In keeping with the Gomez Doctrine, I decided to put the carbine to paper, in a test that would demonstrate many of the operating characteristics that Paul believed make the AK a superior weapon for the civilian defender to use, in lieu of a pistol, at, “probable,” engagement distances. That is, particularly 5-10 yards (household distances) and a maximum of 25 yards (upper limits of the majority of civilian self-defense shootings). To do this, I used one of my (NOW) favorite benchmark tests, THE TACTICAL PROFESSOR’S, “BASELINE PERFORMANCE,” drill. I slightly modified it for the rifle, starting at the Gomez, “Low Ready,” and shooting the drills at 5, 10, 15, 20 and 25 yards. I used a 30 round Bulgarian Waffle Magazine, and a 20 round Hungarian magazine for the drill. As I said, I started from the, “Low Ready Position,” that Gomez talked about, here:
Deployment from Ready Positions
The default ready position for use with the Kalashnikov, or any other carbine, is known as the Low Ready Position. It is important to understand that low ready is a flexible position. It is not a fixed point, such as “the support side arm must rest against the ribcage and the muzzle must be held at a 45-degree angle” but rather any point along a given arc that accomplishes the necessary goal at that time. Low ready can be with the gun muzzle depressed just below the eye-target line and it can also be with the muzzle pointing six inches forward of your toes. I feel quite strongly that good guys don’t point guns at other good guys, so for me, my default low ready position directs the muzzle at such an angle that it is pointing towards the ground in front of whomever I am interacting with. The exact angle changes based on distance and environmental factors, but this position allows me to observe the scene while obstructing as little of it as possible, not violate any of the universal gunhandling rules and still present and aggressive image.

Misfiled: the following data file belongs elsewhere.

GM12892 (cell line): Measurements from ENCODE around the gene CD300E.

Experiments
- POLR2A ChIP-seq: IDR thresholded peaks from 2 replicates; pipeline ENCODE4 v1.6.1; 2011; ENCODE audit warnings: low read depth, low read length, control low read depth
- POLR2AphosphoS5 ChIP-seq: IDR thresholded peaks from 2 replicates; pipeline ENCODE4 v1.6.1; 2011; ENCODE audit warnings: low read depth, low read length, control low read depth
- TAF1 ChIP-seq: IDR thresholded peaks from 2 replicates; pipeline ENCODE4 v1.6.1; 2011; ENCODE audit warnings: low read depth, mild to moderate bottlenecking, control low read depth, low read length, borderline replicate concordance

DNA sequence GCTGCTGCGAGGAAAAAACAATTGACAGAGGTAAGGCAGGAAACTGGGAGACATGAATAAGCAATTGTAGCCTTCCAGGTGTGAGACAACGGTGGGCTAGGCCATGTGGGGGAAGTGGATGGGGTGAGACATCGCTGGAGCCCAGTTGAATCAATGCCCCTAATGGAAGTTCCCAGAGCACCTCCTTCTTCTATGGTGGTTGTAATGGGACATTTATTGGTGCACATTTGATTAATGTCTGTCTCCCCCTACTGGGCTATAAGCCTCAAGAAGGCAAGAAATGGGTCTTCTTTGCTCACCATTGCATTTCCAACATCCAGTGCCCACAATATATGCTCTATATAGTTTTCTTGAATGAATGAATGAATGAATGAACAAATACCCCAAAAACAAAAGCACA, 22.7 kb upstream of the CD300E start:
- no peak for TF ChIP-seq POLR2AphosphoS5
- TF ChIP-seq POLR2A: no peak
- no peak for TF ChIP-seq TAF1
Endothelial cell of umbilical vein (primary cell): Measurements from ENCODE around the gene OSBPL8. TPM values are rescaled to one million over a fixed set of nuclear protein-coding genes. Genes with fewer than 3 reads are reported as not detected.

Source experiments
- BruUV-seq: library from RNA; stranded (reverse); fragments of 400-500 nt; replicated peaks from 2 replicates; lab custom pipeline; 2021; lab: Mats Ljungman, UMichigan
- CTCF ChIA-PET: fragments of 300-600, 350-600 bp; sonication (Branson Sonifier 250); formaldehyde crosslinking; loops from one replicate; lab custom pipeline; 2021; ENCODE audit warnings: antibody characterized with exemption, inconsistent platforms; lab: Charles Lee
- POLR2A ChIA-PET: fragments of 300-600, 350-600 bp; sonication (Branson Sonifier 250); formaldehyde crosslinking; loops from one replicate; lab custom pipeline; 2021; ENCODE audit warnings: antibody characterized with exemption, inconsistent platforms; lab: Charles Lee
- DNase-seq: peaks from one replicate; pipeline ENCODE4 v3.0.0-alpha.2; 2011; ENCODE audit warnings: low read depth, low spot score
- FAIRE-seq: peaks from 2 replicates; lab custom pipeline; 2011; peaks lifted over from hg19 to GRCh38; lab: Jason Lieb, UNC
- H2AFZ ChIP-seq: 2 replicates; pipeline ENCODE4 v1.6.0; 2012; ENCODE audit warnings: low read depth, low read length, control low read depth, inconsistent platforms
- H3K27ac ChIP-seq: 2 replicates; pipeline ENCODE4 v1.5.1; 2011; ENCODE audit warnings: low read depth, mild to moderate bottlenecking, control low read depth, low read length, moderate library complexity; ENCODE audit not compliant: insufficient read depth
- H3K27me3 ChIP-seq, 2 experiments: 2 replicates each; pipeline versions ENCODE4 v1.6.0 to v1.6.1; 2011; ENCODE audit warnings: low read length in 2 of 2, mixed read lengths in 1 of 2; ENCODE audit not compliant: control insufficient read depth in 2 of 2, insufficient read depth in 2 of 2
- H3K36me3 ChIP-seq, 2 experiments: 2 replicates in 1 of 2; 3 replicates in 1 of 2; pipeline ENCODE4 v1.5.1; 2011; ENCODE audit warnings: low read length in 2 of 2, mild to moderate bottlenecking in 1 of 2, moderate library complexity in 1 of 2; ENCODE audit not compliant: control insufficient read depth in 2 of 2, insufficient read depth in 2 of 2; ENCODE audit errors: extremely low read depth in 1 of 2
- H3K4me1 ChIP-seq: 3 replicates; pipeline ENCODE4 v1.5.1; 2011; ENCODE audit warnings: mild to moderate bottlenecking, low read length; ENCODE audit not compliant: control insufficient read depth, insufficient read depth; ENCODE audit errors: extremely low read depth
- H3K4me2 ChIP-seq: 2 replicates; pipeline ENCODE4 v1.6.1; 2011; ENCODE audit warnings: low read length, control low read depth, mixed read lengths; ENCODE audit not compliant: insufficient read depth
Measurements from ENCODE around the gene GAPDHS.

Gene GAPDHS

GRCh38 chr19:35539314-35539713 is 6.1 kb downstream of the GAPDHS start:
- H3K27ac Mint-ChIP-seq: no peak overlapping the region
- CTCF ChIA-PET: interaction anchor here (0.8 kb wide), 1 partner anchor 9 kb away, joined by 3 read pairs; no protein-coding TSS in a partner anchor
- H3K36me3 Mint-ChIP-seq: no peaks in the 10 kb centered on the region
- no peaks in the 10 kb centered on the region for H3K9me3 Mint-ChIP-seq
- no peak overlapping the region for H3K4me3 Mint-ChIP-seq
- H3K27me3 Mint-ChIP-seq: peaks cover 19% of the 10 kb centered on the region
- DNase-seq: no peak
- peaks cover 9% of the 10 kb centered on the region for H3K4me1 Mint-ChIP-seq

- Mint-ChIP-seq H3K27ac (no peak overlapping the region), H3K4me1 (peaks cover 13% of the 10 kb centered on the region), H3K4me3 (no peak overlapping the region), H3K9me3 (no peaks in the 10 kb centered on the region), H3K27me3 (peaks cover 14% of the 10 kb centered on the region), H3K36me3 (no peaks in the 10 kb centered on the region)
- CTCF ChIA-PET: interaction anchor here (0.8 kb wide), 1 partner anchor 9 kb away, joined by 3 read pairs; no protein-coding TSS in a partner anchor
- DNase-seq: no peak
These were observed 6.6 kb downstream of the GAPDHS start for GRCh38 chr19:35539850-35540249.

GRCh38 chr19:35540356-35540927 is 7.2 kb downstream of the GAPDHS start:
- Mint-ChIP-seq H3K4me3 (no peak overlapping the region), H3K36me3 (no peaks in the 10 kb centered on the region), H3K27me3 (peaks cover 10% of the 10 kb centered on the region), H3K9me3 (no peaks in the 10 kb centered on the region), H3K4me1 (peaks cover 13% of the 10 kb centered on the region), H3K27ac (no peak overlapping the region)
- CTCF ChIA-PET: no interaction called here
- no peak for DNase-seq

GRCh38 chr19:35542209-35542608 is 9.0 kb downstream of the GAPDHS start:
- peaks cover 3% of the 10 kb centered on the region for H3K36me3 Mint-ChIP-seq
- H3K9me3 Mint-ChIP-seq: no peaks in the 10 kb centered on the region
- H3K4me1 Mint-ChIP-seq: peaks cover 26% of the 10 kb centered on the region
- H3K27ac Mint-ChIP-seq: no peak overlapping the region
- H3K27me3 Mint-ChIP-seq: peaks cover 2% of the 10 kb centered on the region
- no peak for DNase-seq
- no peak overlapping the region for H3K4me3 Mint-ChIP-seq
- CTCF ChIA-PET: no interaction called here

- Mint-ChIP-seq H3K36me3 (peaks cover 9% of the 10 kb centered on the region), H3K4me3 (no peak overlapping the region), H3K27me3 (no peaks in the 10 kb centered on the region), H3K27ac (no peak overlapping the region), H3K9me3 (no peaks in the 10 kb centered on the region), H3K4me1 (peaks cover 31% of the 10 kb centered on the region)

To familiarize yourself with the low ready position, begin with the gun on point, in the offhand position. From the offhand position, depress the muzzle. Realize that only the shoulders and the upper portion of the stock are moving. As the muzzle moves downward, the butt stock will begin to move away from your chest. As long as the lower portion of the stock, called the toe, remains in place and both hands maintain their original positions on the gun, you are in an acceptable low ready. The toe of the stock maintaining contact with your chest serves as a physical reference point which, along with the cheekbone, allows you to rapidly return the gun to the offhand position and engage the threats as need be.
Anytime that the weapon is not on point, aimed in on a target, or malfunctioning, it should be on safe. Practicing moving the selector lever from safe to fire as the AK is brought from ready to point and as it is brought from point to ready you should practice the reverse. It does absolutely no good to quickly get your gun on target only to discover that it won’t go bang and it’s rather embarrassing.